Mushing is a sport and transportation method powered by dogs. It involves the use of one or more dogs to pull a sled on snow, or a cart on bare ground. Its history stretches far back, however, there have been drastic changes in execution, mentality and purpose since the early beginnings of mushing.
Traditionally, “mush” was a phrase used to order a team of dogs to start moving. It originated in France from the word “marche” which means to walk or move. “Marche” then developed to “mush” in the English language. Today, “mush” is not used as a command, however it has come to describe the method of dogs pulling a sled. Besides dog mushing, this activity is also referred to by terms such as sled dog racing, dog freighting and skijoring.
Scientists believe that the original sled dogs evolved in Mongolia as far back as 25,000 years ago, although this is difficult to pinpoint exactly. Regarding the first traces of dogs actually being used to pull sleds, we can look back to about 3,000 years ago, or perhaps even further.
Traditionally, dogs were used to facilitate the everyday lives of their human counterparts, especially in hunting and as a means of transportation. Far into the 1900s dogs would still mainly be kept for practical purposes and used in the transport of supplies such as food, mail and medicine. This was due to dogs being extremely resistant to bad weather. They were also able to transport cargo to areas which other delivery transports, including horses, boats or trains, would be restricted from and unable to reach.
Unsurprisingly, the use of dog sleds mainly evolved in arctic regions and countries that experienced harsh winters. The original dog sleds would only use one to three dogs to pull a small handmade sled, and there was no order to the arrangement of the dogs. This has since changed, and Russian explorers are credited as the first to start training a lead dog that would answer to certain commands and take a head role. The Russians were also the first to adopt the setup for the rest of the team as one line, as seen in today’s dog sled arrangement.
The Alaskan Gold Rush, beginning in the late 1800s, brought an increase of demand and popularity to dog mushing. It was very common for the gold miners to use dogs in their everyday operations, and it was no surprise that they wanted to test their dogs against other teams. As a consequence of this new interest, a race called The All Alaskan Sweepstake was created. Historically known as the first organized dog sled race, it continued annually for many years, the last race being in 2008.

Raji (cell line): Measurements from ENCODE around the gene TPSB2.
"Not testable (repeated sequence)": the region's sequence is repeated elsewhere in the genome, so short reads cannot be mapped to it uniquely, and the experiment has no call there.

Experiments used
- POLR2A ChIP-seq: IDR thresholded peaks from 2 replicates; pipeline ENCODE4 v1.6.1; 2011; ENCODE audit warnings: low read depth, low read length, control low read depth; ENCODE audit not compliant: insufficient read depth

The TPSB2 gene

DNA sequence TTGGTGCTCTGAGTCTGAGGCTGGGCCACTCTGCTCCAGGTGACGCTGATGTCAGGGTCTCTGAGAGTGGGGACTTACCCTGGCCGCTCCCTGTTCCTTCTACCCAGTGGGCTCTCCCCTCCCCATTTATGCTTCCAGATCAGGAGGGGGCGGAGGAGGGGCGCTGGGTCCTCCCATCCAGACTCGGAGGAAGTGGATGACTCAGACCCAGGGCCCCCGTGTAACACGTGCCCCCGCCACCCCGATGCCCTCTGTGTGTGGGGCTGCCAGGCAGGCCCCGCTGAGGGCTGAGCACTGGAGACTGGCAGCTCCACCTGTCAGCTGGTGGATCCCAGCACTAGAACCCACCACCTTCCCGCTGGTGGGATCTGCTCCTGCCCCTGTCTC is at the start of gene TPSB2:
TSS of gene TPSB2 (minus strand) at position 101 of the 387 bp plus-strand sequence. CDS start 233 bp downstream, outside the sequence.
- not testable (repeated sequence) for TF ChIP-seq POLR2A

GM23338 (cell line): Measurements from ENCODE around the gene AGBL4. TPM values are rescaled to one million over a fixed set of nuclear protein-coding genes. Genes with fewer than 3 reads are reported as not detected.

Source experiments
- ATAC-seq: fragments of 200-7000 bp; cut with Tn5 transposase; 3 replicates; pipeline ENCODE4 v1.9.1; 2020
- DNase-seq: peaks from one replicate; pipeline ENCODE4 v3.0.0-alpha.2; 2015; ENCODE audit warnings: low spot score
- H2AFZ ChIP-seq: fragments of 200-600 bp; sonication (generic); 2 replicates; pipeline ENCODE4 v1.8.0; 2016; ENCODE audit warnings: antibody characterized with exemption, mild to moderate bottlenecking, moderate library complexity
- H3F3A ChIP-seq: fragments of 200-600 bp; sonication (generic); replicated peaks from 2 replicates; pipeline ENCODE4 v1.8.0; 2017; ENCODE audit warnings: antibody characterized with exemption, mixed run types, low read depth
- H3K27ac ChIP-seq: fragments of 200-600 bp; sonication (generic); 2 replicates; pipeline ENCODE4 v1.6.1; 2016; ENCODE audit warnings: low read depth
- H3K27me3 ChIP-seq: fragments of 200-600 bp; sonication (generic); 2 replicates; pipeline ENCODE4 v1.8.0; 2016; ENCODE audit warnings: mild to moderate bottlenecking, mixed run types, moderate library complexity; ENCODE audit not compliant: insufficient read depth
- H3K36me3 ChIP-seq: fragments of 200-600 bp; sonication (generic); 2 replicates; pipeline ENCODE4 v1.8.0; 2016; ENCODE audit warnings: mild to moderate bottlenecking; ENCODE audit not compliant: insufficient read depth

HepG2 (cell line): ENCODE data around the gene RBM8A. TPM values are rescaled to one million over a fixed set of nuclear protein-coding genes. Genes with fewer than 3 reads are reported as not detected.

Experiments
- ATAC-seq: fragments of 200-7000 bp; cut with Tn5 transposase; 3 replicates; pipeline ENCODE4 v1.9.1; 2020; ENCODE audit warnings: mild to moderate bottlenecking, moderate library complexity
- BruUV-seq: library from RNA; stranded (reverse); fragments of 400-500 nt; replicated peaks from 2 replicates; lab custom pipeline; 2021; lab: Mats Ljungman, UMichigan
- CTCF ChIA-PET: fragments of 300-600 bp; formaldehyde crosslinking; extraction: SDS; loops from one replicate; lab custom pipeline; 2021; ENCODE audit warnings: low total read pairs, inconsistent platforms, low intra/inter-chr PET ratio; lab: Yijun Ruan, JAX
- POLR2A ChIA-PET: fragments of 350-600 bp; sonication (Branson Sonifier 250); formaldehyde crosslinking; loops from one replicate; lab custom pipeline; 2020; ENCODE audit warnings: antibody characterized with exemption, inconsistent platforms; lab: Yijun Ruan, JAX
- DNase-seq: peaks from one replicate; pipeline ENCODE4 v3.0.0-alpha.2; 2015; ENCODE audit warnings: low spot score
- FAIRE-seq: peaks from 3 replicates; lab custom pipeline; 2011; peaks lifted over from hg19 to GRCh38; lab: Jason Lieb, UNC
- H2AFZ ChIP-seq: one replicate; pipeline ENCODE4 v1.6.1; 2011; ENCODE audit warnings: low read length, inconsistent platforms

The All Alaskan Sweepstake would lead to the 1925 serum run to Nome, also known as The Great Race of Mercy, where more than 20 mushers and about 150 dogs participated, heroically saving many children during a diphtheria outbreak in Alaska.
A name to take note of is Leonhard Seppala. Seppala won the All Alaska Sweepstakes in 1915, 1916, and 1917, and played a crucial part in the 1925 serum run. He was a Norwegian dog musher who became famous not only for his racing victories but for his actions in bringing medicine to isolated villages during the diphtheria outbreak.
People particularly noted his untraditional way of treating his team. Seppala would never whip, force or yell at his dogs. He was also known for bringing his whole team to the finish line, which at that time was sadly not common practice as many dogs got left behind.
Seppala became a pioneer in animal welfare and in changing the rules of the mushing sport for the benefit of the dogs. The Leonhard Seppala Humanitarian Award was created in his honour. Today, it is given out to by the veterinarian team of the Alaskan Iditarod race, to a musher who demonstrates outstanding dog-care throughout the competition.
As a result of new technology, the use of dog sledding in transportation of people and supplies is no longer a necessity. Today, dog mushing is generally a sport and, in many cases, is labelled an extreme sport.
The most well known long-distance races take place in Norway, Alaska and Russia, and there are some races where the dogs and musher will cover 1000-1500 km in less than 10 days. However, recreational mushing has also become a popular activity for tourists visiting colder climates. In great contrast to the Alaskan Gold Rush mushing, in the modern practice of training and driving a team the dogs’ well-being is of great importance and the use of force is not tolerated. The dogs and human collaborate and function as a unit. Teamwork between the dogs and musher is of great importance in order to succeed in this sport.
As the world’s first professional long-distance dog sled team, we can proudly say that the QRILL Pet Mushing Team presents some of the best mushers in the world. The Norwegian mushers include Thomas Wærner, Marit Beate Kasin, Joar Leifseth Ulsom, Dallas Seavey and the very promising Hanna Lyrek, our youngest team member. All mushers have had great achievements in dog mushing over the last years and are great ambassador of the sport.
However, the most important players are the four-legged super athletes which make it all possible. A crucial factor in achieving the best results is happy, healthy and well-trained dogs. The best validation is perhaps to watch the eagerness of the team before a race starts, or to see the many paws strutting through a check-point.